He argues that liberals’ knee-jerk claims that all immigration has positive effects and that refugees will fit easily into European society are as unsupported as Trump’s knee-jerk claims that refugees are terrorists. Furthermore, the naive embrace of the premise that “…vast numbers of new people on our doorstep is an unmixed blessing, and that those who believe otherwise are Neanderthals” is the perfect door-opener for xenophobes who can point out facts that indicate otherwise. Thus, anti-immigrant/right-wing politicians can “parade their prejudice as truth-telling courage,” which helps spur the rise of leaders like the USA’s Trump, Geert Wilders (aka “the trump of the Netherlands”), and the French National Front president Marine Le Pen.

 

 

 

Swedish-Democrats

Ya, we’re all one big happy family.

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Any cretins out there who are still opposed to women in combat,  [5] please listen to this Fresh Air interview with helicopter pilot Maj. Mary Jennings Hegar, recipient of the Distinguished Flying Cross and Purple Heart medals, and author of the new memoir, Shoot Like a Girl. An (edited) excerpt:

Terry Gross (Fresh Air interviewer): What are the arguments that have been used against you and other women being in combat?

Maj. Mary Jennings Hegar: “…They range from concerns that are very legitimate to concerns that are absolutely ridiculous. I think that the number one thing is…whether or not women are physically strong enough to be in combat…. First of all, we’ve already disproven that that’s an issue because there are women serving successfully in combat.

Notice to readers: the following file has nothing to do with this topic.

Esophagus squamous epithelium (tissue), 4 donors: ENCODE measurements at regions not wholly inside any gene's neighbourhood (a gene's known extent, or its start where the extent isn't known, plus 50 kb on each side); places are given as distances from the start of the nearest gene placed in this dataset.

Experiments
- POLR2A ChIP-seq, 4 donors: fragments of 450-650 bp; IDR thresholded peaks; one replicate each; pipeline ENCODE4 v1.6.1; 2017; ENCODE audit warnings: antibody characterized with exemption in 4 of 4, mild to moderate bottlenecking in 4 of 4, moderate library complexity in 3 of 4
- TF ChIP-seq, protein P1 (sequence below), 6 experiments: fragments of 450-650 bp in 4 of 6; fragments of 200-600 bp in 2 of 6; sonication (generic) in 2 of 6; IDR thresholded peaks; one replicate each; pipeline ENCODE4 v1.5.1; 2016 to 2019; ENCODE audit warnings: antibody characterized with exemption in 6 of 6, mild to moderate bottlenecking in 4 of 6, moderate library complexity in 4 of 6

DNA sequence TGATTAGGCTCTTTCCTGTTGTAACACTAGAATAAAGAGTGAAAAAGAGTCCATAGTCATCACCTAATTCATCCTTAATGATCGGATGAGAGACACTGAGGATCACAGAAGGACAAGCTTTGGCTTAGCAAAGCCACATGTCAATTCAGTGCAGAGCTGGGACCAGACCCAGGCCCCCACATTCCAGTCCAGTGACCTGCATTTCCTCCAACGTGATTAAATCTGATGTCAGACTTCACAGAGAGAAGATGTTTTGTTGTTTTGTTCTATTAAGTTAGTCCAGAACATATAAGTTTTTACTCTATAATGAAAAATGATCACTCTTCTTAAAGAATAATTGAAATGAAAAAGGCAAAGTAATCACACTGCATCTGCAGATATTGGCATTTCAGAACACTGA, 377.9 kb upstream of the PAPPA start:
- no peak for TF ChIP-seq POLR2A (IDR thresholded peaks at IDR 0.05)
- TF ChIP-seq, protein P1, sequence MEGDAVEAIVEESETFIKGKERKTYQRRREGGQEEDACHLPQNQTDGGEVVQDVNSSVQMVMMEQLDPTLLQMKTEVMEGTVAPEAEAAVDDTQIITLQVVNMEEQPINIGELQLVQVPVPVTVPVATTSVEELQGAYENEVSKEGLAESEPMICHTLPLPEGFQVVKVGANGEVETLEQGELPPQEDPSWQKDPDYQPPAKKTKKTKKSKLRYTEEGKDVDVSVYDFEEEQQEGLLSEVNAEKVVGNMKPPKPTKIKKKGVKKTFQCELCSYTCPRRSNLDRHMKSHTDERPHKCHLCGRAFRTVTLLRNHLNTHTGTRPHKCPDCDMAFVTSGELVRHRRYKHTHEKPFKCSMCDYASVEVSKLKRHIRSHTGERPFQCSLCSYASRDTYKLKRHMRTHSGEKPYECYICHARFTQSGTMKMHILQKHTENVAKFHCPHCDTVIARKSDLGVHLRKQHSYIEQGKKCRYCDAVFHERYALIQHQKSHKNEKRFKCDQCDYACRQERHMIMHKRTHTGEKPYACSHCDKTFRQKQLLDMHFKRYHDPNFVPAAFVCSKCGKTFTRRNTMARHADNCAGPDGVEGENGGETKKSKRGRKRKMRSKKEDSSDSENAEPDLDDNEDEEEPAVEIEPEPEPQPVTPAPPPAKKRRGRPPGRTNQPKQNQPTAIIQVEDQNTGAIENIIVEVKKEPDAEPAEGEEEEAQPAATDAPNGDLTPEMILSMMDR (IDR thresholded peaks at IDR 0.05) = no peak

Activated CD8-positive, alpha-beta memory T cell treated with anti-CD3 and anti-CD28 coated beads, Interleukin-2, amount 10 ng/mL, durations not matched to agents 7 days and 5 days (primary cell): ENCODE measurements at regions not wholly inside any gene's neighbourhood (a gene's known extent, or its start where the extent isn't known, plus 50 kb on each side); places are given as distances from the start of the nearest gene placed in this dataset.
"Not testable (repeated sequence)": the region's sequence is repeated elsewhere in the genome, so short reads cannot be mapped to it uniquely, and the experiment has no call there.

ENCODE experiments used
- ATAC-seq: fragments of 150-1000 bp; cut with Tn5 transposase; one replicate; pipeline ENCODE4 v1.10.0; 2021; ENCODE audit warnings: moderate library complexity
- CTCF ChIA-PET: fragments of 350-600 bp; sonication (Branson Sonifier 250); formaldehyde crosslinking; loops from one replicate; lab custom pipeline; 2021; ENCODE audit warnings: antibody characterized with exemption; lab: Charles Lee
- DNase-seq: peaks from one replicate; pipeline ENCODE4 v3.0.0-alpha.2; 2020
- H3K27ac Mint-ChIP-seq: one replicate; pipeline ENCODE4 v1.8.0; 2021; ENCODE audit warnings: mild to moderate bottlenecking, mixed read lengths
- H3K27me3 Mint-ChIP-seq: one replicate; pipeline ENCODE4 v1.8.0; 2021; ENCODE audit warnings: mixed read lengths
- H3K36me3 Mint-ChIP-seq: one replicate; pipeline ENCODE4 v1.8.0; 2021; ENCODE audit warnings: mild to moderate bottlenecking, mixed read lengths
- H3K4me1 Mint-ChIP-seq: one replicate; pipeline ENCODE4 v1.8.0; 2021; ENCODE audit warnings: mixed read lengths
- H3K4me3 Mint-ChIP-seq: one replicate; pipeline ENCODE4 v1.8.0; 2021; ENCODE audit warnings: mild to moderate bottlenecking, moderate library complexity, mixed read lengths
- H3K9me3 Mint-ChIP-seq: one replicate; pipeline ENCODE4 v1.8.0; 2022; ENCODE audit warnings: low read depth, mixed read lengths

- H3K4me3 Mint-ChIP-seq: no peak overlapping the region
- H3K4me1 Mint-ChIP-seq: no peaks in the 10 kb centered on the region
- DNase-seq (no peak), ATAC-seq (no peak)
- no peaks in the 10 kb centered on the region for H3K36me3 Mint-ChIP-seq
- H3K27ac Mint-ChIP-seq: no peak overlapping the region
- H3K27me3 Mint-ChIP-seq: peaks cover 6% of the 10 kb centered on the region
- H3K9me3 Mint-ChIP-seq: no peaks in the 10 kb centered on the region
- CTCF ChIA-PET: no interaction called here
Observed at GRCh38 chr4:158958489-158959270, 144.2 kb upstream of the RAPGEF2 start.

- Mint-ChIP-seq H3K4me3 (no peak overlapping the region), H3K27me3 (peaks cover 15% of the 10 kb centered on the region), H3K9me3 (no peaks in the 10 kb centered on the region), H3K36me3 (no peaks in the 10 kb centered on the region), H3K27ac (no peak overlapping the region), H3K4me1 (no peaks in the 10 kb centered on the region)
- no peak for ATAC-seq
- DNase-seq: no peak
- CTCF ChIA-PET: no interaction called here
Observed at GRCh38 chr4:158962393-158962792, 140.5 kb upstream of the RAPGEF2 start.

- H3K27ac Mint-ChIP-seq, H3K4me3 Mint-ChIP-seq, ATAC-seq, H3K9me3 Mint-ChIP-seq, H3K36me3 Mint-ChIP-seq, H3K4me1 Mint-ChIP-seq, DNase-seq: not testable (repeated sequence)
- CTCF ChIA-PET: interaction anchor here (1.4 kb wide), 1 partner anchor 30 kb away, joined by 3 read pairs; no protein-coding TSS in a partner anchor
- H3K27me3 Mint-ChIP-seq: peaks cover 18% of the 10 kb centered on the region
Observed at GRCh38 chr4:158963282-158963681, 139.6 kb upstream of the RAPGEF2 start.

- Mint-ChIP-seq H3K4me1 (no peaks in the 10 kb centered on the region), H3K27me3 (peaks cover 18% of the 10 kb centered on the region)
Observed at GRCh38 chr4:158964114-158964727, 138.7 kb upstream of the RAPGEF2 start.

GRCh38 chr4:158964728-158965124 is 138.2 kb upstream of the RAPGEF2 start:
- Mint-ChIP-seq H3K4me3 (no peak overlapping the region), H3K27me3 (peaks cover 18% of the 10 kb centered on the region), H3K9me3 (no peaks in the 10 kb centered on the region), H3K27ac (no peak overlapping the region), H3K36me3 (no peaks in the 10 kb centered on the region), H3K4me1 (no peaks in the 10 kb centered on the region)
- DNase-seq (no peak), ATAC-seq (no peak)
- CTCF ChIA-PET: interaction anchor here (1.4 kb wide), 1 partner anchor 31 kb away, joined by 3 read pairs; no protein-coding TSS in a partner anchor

…yes, you have to be strong…but it’s not always the person who has the most brute strength wins. It’s…who is the best with their weapons, who is the best tactical thinker, who’s the best team player, who is the best leader, those types of things – who holds their composure when the bullets fly, because I’ve seen 200-pound men curl up in the fetal position and call for their moms…

I’ve seen firsthand that the warrior spirit is not directly proportional to how many pull-ups you can do. So the physical standards question is important, but the way that you answer that is…you keep the standards very high and you maintain one standard. There shouldn’t be two standards for women and men. There should be a standard for this job, for – to do this job, you should have to do these things. And those requirements should be job specific and not arbitrarily high in order to specifically keep women out.

 

 

 

siryessir

“Sir yes Sir that sexism makes your ass look big Sir.”